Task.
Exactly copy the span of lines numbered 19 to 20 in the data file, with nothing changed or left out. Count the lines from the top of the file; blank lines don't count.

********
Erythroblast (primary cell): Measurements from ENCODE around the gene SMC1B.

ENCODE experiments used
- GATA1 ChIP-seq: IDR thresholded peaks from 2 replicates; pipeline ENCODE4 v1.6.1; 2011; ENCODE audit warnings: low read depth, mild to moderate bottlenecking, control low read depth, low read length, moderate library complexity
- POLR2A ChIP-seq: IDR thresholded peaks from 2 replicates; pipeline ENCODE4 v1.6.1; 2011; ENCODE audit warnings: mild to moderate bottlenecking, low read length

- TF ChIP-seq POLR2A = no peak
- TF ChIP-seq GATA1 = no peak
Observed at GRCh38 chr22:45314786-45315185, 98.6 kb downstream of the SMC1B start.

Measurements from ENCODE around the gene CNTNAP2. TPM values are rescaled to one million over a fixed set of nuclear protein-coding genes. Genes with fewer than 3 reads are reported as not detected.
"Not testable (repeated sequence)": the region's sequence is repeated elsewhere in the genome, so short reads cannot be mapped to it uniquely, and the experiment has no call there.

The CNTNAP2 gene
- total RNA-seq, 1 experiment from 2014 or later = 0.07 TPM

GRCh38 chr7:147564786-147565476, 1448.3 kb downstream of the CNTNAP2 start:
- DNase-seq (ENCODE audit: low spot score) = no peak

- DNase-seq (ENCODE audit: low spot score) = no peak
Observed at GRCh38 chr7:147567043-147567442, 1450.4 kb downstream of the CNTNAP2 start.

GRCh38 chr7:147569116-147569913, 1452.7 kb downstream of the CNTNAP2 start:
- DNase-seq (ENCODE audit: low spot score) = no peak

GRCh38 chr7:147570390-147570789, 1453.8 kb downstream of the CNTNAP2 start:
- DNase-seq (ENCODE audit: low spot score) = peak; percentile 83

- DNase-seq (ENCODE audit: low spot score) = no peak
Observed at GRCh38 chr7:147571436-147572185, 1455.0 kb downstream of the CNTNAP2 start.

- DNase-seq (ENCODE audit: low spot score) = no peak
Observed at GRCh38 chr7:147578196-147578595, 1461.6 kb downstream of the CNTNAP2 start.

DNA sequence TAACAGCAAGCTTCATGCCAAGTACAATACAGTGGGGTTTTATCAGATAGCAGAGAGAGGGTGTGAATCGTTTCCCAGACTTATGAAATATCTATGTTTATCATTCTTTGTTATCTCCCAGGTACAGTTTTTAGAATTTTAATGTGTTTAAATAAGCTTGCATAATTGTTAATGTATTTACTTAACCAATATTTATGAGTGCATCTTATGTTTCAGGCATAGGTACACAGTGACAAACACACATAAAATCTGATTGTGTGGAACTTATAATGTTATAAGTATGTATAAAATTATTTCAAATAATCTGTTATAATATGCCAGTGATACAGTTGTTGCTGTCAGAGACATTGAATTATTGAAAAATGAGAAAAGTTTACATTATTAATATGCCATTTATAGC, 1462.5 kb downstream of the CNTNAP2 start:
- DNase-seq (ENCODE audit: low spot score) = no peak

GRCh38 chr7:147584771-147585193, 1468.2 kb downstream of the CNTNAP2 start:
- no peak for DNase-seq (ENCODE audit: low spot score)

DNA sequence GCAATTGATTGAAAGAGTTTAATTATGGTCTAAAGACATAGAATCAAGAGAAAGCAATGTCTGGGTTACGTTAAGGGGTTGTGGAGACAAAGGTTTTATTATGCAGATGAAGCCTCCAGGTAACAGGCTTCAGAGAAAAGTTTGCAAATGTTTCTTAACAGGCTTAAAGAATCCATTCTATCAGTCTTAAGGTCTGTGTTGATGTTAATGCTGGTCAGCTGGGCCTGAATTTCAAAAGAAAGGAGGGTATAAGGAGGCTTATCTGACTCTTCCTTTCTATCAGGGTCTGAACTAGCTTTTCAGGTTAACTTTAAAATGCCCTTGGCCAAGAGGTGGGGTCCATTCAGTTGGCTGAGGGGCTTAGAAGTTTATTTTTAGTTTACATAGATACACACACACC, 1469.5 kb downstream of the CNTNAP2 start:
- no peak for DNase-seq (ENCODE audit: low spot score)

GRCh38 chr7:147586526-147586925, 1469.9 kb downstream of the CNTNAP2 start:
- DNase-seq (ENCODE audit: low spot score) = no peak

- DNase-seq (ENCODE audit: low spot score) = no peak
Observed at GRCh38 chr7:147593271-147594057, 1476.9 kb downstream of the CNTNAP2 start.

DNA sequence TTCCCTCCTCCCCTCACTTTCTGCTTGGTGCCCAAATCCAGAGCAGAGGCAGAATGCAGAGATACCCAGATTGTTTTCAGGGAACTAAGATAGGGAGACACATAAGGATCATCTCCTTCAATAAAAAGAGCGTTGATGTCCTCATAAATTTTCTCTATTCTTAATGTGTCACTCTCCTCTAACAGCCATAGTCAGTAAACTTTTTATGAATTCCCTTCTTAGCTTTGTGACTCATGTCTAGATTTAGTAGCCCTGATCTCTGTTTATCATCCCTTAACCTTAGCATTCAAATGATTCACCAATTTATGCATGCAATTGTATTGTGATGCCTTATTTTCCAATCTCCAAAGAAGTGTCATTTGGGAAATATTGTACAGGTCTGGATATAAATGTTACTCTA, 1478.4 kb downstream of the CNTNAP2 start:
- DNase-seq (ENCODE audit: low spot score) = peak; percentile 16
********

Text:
- DNase-seq (ENCODE audit: low spot score) = peak; percentile 83

- DNase-seq (ENCODE audit: low spot score) = no peak